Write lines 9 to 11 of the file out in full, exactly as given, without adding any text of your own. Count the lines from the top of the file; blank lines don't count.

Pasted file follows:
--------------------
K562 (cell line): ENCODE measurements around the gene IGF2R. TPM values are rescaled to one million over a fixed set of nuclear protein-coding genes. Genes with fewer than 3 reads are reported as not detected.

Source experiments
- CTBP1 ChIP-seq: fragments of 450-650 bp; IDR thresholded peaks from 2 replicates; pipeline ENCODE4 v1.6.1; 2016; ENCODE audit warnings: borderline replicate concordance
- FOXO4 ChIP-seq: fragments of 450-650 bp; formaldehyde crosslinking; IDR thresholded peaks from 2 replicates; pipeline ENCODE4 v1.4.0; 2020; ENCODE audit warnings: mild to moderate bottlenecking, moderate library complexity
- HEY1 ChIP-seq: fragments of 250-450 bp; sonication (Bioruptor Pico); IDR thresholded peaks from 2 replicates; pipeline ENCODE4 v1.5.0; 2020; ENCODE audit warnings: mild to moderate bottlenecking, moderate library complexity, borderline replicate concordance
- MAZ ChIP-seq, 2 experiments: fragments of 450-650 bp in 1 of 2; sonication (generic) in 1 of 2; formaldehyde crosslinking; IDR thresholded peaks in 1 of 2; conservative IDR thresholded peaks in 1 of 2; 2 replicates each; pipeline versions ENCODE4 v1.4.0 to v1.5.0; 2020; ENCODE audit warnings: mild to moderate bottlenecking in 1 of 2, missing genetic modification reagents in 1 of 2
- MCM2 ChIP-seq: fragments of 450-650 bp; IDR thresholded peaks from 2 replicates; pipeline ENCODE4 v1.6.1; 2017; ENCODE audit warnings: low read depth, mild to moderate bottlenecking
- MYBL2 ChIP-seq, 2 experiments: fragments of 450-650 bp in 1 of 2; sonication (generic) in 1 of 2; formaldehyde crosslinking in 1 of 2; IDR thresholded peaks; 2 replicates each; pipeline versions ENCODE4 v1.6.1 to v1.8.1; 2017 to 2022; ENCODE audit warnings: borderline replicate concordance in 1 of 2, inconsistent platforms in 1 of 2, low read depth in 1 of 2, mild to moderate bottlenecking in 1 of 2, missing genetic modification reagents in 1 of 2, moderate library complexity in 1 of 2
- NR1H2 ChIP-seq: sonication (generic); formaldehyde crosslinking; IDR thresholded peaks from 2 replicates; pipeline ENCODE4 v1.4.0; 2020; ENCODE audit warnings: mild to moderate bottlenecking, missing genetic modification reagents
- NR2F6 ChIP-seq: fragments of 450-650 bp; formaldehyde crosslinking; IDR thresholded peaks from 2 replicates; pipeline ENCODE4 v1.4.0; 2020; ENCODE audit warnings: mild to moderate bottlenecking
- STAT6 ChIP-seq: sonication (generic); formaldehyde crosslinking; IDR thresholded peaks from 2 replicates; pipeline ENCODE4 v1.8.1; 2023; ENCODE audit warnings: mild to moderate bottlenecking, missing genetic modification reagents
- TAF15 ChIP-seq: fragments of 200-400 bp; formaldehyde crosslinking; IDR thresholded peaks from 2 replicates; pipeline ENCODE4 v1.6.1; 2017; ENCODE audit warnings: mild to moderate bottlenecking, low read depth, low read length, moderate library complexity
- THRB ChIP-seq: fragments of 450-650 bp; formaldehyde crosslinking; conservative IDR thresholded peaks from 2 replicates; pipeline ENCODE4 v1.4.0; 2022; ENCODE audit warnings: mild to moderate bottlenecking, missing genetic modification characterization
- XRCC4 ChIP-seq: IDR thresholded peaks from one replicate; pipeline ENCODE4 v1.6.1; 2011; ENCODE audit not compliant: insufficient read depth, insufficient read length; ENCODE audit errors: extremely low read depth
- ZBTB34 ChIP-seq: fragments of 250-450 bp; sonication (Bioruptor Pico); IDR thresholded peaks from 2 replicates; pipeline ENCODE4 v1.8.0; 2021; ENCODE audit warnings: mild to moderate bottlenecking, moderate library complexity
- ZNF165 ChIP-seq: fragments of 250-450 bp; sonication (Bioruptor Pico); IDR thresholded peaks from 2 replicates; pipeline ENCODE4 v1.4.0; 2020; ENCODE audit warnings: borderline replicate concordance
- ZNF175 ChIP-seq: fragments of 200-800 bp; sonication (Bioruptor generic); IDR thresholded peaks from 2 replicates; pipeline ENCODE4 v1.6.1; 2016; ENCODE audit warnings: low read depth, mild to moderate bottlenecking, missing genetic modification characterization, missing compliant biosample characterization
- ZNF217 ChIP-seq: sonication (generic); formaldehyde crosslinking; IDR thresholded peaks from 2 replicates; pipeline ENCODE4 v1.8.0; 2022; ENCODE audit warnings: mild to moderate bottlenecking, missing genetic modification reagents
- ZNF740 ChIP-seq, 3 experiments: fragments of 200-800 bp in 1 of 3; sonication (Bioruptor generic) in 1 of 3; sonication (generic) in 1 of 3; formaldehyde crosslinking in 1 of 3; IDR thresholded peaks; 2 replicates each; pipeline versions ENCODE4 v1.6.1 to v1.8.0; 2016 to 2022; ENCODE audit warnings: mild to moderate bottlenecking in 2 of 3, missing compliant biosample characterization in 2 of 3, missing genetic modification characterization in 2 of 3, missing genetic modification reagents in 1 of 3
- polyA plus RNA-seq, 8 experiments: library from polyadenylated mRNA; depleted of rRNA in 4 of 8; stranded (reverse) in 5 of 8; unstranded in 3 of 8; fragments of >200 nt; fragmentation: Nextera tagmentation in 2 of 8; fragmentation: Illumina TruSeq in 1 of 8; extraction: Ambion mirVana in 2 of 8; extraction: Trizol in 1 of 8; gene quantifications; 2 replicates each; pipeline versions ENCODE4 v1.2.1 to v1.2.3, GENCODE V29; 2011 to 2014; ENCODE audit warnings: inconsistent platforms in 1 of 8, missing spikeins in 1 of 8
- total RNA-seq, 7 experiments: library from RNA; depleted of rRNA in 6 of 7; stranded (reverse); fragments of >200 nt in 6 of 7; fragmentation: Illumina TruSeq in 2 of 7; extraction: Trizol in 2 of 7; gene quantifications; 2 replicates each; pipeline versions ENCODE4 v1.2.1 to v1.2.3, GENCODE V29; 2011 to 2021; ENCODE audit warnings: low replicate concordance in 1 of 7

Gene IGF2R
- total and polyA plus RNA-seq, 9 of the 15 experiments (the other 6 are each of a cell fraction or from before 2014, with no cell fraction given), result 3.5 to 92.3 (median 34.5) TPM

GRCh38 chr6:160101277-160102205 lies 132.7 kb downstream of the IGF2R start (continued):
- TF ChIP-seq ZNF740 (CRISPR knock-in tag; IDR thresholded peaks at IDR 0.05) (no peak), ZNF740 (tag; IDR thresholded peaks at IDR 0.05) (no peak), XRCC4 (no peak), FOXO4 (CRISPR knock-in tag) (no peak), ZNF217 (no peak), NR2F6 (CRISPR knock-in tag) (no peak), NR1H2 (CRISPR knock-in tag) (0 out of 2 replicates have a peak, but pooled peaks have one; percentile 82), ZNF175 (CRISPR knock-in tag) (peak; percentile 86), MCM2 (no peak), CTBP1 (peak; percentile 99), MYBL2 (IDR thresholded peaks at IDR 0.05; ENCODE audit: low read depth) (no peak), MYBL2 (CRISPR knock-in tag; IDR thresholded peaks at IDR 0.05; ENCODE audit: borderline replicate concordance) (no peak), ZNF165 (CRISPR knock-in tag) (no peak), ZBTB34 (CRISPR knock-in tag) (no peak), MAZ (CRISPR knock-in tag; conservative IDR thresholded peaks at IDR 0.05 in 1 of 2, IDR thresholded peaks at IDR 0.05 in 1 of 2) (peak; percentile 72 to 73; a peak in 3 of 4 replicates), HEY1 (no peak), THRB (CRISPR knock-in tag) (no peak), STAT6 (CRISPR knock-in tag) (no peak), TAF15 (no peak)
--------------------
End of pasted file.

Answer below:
- NR1H2 ChIP-seq: sonication (generic); formaldehyde crosslinking; IDR thresholded peaks from 2 replicates; pipeline ENCODE4 v1.4.0; 2020; ENCODE audit warnings: mild to moderate bottlenecking, missing genetic modification reagents
- NR2F6 ChIP-seq: fragments of 450-650 bp; formaldehyde crosslinking; IDR thresholded peaks from 2 replicates; pipeline ENCODE4 v1.4.0; 2020; ENCODE audit warnings: mild to moderate bottlenecking
- STAT6 ChIP-seq: sonication (generic); formaldehyde crosslinking; IDR thresholded peaks from 2 replicates; pipeline ENCODE4 v1.8.1; 2023; ENCODE audit warnings: mild to moderate bottlenecking, missing genetic modification reagents